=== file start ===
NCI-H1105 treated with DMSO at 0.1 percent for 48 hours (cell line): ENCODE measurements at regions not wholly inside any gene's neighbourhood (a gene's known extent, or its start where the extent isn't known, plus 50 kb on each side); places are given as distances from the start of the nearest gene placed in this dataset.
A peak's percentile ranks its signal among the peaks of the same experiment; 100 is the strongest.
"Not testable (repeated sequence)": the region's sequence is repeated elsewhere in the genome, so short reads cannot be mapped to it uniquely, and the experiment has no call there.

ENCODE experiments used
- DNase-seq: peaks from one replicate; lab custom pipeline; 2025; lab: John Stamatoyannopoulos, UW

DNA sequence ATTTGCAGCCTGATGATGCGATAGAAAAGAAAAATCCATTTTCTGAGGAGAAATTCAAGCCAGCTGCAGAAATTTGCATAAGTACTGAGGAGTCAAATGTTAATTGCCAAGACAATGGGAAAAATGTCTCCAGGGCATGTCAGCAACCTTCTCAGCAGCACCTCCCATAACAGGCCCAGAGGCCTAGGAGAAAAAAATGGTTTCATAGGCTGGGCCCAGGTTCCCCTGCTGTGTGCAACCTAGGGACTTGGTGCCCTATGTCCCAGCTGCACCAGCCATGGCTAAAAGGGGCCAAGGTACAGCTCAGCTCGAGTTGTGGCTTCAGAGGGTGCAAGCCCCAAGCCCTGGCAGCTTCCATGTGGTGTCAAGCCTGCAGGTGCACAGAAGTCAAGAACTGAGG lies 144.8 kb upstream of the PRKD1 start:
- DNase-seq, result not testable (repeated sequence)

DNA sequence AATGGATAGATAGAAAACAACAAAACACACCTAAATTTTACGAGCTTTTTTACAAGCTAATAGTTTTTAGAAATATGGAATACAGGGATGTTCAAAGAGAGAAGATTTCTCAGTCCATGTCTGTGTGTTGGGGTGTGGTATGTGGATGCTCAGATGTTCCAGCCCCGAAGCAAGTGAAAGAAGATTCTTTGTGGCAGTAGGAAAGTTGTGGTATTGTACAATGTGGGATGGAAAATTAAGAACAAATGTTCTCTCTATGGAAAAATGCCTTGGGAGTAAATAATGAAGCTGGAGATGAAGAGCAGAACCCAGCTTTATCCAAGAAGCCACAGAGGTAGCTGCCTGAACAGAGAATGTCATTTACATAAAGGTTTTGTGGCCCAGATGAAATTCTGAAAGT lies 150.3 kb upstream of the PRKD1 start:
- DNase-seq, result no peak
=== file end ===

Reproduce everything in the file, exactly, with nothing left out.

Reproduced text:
NCI-H1105 treated with DMSO at 0.1 percent for 48 hours (cell line): ENCODE measurements at regions not wholly inside any gene's neighbourhood (a gene's known extent, or its start where the extent isn't known, plus 50 kb on each side); places are given as distances from the start of the nearest gene placed in this dataset.
A peak's percentile ranks its signal among the peaks of the same experiment; 100 is the strongest.
"Not testable (repeated sequence)": the region's sequence is repeated elsewhere in the genome, so short reads cannot be mapped to it uniquely, and the experiment has no call there.

ENCODE experiments used
- DNase-seq: peaks from one replicate; lab custom pipeline; 2025; lab: John Stamatoyannopoulos, UW

DNA sequence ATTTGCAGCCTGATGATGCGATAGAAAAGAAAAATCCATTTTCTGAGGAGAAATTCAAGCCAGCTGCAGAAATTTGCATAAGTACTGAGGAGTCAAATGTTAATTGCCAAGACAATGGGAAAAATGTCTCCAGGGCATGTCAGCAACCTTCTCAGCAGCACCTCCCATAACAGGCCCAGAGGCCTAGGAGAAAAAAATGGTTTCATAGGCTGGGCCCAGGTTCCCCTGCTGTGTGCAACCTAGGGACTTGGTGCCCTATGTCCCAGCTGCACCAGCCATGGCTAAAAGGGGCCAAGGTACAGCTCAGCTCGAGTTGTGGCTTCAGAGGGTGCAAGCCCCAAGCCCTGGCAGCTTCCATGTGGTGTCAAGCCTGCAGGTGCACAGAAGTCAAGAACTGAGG lies 144.8 kb upstream of the PRKD1 start:
- DNase-seq, result not testable (repeated sequence)

DNA sequence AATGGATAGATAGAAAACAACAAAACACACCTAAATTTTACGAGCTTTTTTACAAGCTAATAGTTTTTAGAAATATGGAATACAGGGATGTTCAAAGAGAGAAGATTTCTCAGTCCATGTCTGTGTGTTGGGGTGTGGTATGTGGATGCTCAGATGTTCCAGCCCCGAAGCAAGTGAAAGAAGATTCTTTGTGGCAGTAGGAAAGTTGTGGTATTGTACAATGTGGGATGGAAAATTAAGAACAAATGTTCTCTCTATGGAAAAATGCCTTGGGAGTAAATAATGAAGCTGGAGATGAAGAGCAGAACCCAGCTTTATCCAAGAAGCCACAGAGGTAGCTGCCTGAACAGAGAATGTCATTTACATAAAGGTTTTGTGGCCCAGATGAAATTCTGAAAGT lies 150.3 kb upstream of the PRKD1 start:
- DNase-seq, result no peak